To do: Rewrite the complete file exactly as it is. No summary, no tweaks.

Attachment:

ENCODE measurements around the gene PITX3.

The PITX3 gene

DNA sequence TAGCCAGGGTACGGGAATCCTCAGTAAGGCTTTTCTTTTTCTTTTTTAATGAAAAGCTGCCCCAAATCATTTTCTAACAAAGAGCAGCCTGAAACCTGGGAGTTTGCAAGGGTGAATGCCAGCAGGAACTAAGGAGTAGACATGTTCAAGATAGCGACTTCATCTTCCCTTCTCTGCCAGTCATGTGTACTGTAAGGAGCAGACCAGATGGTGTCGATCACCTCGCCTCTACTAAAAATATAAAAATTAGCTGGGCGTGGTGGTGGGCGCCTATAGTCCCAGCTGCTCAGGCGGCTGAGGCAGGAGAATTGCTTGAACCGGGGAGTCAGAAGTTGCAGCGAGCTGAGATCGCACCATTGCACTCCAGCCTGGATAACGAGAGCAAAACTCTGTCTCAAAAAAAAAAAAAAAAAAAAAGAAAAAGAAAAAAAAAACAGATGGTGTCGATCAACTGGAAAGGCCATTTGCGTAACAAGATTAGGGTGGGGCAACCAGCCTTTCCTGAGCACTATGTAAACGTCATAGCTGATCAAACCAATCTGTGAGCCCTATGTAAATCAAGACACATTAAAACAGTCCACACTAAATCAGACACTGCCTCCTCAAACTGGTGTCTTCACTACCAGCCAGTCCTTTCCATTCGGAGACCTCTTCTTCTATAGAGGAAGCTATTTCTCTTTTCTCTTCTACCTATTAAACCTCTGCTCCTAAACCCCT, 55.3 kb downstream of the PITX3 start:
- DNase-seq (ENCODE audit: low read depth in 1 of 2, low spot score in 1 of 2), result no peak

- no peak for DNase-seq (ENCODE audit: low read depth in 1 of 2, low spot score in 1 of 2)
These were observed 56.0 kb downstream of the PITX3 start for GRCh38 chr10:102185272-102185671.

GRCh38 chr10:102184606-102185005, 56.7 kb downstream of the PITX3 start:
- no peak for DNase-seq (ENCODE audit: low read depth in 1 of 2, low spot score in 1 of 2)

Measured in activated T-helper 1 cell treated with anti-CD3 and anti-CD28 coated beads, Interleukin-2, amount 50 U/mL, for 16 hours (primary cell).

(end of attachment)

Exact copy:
ENCODE measurements around the gene PITX3.

The PITX3 gene

DNA sequence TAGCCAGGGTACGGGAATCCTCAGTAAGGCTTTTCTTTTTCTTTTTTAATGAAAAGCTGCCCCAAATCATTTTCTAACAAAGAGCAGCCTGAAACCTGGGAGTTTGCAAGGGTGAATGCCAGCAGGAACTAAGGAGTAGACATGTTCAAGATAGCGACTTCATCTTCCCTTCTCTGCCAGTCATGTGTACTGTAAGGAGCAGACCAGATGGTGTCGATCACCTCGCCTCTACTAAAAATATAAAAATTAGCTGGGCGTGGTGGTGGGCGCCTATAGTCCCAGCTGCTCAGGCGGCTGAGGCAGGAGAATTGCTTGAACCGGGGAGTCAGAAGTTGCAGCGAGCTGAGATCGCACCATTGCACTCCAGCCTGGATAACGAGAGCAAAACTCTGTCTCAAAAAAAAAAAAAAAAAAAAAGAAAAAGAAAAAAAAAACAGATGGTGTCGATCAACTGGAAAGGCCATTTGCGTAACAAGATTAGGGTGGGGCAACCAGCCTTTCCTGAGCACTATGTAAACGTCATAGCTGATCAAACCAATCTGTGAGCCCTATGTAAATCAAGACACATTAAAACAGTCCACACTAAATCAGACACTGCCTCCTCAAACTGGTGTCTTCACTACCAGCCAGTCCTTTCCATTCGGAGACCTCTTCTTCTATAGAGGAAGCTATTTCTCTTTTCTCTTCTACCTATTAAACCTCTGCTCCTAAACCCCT, 55.3 kb downstream of the PITX3 start:
- DNase-seq (ENCODE audit: low read depth in 1 of 2, low spot score in 1 of 2), result no peak

- no peak for DNase-seq (ENCODE audit: low read depth in 1 of 2, low spot score in 1 of 2)
These were observed 56.0 kb downstream of the PITX3 start for GRCh38 chr10:102185272-102185671.

GRCh38 chr10:102184606-102185005, 56.7 kb downstream of the PITX3 start:
- no peak for DNase-seq (ENCODE audit: low read depth in 1 of 2, low spot score in 1 of 2)

Measured in activated T-helper 1 cell treated with anti-CD3 and anti-CD28 coated beads, Interleukin-2, amount 50 U/mL, for 16 hours (primary cell).